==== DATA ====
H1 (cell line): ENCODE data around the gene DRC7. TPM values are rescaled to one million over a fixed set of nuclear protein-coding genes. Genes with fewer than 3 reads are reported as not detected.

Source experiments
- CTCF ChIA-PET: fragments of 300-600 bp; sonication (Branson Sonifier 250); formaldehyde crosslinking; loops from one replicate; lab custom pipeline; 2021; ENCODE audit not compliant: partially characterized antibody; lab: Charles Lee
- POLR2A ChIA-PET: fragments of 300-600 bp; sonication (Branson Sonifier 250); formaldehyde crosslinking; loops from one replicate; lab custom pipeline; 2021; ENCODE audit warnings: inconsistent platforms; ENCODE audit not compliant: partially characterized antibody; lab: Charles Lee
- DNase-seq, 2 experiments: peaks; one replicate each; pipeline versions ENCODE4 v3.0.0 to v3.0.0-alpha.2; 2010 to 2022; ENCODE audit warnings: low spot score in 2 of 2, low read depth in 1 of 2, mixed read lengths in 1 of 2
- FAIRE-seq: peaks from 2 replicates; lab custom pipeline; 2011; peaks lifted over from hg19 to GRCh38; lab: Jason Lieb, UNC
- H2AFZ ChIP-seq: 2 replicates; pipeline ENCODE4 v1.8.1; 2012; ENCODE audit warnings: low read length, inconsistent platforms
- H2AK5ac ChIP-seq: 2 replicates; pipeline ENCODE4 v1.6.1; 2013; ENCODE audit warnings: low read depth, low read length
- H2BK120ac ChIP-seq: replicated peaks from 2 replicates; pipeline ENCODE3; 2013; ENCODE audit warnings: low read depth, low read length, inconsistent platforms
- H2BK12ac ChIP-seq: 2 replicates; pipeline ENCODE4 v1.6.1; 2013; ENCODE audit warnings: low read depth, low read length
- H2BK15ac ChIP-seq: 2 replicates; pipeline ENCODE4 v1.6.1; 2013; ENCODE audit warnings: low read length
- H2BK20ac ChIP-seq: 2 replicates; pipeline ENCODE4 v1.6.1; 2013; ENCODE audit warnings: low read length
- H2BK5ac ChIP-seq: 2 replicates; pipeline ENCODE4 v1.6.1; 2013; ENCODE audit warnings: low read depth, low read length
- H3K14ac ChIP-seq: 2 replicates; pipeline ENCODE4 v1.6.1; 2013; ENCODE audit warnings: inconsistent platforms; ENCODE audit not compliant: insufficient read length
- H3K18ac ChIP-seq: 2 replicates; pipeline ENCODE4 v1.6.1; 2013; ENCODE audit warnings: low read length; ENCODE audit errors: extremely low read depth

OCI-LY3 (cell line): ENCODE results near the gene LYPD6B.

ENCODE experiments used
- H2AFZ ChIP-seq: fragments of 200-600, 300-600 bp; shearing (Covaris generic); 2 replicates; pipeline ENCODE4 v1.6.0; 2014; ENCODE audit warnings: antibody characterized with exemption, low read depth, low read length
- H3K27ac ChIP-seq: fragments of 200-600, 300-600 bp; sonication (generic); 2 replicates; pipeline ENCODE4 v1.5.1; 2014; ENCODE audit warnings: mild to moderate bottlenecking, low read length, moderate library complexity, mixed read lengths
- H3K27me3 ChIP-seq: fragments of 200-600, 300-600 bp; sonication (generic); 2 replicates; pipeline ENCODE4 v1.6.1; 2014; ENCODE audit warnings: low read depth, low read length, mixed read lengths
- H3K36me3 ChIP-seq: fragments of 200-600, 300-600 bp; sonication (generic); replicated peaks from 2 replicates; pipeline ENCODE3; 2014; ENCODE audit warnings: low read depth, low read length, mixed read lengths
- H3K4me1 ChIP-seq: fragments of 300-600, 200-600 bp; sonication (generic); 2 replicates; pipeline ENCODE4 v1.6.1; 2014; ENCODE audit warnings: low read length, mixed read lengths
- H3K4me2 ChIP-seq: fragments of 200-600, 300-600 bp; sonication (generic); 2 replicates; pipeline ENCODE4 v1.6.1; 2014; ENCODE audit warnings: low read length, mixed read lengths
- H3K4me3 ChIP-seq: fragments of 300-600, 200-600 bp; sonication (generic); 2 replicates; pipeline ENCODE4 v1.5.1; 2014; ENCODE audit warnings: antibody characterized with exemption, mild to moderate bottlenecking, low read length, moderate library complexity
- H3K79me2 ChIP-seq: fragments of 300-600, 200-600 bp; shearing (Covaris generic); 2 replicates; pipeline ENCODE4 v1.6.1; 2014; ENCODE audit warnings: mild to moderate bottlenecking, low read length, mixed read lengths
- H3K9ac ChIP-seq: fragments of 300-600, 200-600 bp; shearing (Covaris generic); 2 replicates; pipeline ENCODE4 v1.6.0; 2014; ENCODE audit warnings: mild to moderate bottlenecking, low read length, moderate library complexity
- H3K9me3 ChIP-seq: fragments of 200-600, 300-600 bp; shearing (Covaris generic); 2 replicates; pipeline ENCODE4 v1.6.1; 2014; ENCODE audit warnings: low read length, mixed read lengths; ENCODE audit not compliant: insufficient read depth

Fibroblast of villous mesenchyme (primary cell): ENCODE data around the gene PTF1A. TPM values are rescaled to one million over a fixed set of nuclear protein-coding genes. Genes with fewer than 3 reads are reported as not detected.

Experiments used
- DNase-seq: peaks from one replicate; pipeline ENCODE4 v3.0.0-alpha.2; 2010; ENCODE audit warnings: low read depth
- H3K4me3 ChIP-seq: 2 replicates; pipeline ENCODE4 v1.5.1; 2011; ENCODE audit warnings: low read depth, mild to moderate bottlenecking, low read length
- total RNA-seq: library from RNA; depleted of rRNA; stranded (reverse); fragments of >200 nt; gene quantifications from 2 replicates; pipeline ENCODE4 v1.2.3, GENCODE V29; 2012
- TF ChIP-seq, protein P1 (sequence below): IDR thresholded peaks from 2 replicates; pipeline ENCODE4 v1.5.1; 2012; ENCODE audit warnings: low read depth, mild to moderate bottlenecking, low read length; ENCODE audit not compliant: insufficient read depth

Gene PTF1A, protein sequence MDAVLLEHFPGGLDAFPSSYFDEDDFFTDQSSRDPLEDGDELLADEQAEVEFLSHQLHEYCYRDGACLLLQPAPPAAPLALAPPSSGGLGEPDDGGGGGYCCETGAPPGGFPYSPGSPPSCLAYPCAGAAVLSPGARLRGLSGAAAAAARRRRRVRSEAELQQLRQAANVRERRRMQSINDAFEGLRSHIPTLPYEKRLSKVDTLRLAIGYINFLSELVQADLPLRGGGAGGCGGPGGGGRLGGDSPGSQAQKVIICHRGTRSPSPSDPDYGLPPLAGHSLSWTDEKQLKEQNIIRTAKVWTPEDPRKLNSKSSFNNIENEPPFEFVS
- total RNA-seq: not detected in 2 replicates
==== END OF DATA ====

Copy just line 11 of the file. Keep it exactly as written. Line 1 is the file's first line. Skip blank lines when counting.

- H2BK15ac ChIP-seq: 2 replicates; pipeline ENCODE4 v1.6.1; 2013; ENCODE audit warnings: low read length